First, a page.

Productivity lowered the cost of most items in terms of work time required to purchase. Real food prices fell due to improvements in transportation and trade, mechanized agriculture, fertilizers, scientific farming and the Green Revolution.

Great sources of productivity improvement in the late 19th century were railroads, steam ships, horse-pulled reapers and combine harvesters, and steam-powered factories. The invention of processes for making cheap steel were important for many forms of mechanization and transportation. By the late 19th century both prices and weekly work hours fell because less labor, materials, and energy were required to produce and transport goods. However, real wages rose, allowing workers to improve their diet, buy consumer goods and afford better housing.

Mass production of the 1920s created overproduction, which was arguably one of several causes of the Great Depression of the 1930s. Following the Great Depression, economic growth resumed, aided in part by increased demand for existing goods and services, such as automobiles, telephones, radios, electricity and household appliances.

New goods and services included television, air conditioning and commercial aviation (after 1950), creating enough new demand to stabilize the work week.The building of highway infrastructures also contributed to post World War II growth, as did capital investments in manufacturing and chemical industries. The post World War II economy also benefited from the discovery of vast amounts of oil around the world, particularly in the Middle East. By John W. Kendrick’s estimate, three-quarters of increase in U.S. per capita GDP from 1889 to 1957 was due to increased productivity.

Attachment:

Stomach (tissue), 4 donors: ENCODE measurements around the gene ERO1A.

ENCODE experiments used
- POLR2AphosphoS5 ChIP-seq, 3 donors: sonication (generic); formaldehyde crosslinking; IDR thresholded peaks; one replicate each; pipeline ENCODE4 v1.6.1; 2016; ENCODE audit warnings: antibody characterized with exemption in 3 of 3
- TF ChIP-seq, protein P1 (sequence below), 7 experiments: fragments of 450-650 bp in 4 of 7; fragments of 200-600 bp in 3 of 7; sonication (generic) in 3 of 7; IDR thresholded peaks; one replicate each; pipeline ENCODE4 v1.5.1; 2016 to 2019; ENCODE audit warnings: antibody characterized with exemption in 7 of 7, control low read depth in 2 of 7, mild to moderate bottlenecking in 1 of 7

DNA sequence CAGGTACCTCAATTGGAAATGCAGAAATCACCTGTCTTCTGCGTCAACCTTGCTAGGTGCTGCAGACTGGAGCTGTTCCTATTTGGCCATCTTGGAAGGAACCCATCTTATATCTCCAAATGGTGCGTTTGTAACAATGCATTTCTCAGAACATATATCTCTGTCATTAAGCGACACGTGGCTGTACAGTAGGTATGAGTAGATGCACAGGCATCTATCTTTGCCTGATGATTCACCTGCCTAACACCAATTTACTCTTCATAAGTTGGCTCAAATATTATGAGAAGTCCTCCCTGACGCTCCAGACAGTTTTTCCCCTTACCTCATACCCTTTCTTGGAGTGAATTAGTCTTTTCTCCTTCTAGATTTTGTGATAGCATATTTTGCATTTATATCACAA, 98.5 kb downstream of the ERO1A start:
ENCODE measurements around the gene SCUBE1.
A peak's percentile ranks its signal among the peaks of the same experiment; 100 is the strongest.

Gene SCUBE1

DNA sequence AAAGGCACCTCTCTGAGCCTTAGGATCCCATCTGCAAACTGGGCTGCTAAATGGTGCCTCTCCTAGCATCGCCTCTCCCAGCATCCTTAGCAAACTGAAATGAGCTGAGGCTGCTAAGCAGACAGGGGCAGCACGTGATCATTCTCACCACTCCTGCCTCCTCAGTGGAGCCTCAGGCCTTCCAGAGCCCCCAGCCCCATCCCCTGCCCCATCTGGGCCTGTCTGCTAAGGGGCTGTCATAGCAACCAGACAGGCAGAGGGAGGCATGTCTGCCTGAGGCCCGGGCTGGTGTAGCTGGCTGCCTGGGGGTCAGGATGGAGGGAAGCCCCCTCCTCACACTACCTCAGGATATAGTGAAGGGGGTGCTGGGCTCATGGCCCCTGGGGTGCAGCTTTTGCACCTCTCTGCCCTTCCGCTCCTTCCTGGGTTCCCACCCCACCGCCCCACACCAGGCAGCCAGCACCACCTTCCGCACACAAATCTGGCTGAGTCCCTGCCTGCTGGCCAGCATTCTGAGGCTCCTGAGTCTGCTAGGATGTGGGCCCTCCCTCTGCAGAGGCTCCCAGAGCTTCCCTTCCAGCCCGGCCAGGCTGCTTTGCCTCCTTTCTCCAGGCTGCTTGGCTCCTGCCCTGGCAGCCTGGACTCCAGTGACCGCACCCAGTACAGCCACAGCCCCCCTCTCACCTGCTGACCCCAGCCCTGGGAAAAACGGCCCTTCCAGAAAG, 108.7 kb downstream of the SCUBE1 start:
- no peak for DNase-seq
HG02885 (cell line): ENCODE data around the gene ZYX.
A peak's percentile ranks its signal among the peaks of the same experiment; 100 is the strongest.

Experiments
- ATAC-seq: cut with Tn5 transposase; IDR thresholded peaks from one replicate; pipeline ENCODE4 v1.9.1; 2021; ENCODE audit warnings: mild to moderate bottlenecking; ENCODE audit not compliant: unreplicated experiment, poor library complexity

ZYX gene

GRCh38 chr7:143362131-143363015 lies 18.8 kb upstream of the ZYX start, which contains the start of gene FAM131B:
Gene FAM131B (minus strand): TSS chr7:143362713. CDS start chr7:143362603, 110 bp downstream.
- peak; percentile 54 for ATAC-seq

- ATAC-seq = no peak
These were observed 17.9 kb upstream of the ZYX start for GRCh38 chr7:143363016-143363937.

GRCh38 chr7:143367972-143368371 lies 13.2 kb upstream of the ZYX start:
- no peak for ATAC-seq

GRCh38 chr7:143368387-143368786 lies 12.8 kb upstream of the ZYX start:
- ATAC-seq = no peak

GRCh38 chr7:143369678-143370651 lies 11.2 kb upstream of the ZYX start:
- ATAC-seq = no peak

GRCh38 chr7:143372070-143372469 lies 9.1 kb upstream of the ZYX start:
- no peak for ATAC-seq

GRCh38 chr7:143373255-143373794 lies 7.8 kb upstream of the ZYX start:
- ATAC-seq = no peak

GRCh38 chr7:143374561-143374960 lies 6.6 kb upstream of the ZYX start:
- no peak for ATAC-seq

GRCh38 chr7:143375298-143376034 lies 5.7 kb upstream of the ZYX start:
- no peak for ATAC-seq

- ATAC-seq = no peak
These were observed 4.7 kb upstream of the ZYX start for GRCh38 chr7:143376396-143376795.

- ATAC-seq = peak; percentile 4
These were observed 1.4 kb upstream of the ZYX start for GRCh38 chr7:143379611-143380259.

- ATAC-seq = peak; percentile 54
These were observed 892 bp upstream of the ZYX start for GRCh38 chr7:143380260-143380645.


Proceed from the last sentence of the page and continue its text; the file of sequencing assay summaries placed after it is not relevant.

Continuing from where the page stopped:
Economic growth in the United States slowed down after 1973. In contrast growth in Asia has been strong since then, starting with Japan and spreading to Korea, China, the Indian subcontinent and other parts of Asia. In 1957 South Korea had a lower per capita GDP than Ghana, and by 2008 it was 17 times as high as Ghana's. The Japanese economic growth has slackened considerably since the late 1980s.

Productivity in the United States grew at an increasing rate throughout the 19th century and was most rapid in the early to middle decades of the 20th century. US productivity growth spiked towards the end of the century in 1996–2004, due to an acceleration in the rate of technological innovation known as Moore's law. After 2004 U.S. productivity growth returned to the low levels of 1972–96.

Intensity (hours worked)
The work week declined considerably over the 19th century. By the 1920s the average work week in the U.S. was 49 hours, but the work week was reduced to 40 hours (after which overtime premium was applied) as part of the National Industrial Recovery Act of 1933.

Demographic changes
Demographic factors may influence growth by changing the employment to population ratio and the labor force participation rate. Industrialization creates a demographic transition in which birth rates decline and the average age of the population increases.

Women with fewer children and better access to market employment tend to join the labor force in higher percentages. There is a reduced demand for child labor and children spend more years in school. The increase in the percentage of women in the labor force in the U.S. contributed to economic growth, as did the entrance of the baby boomers into the workforce.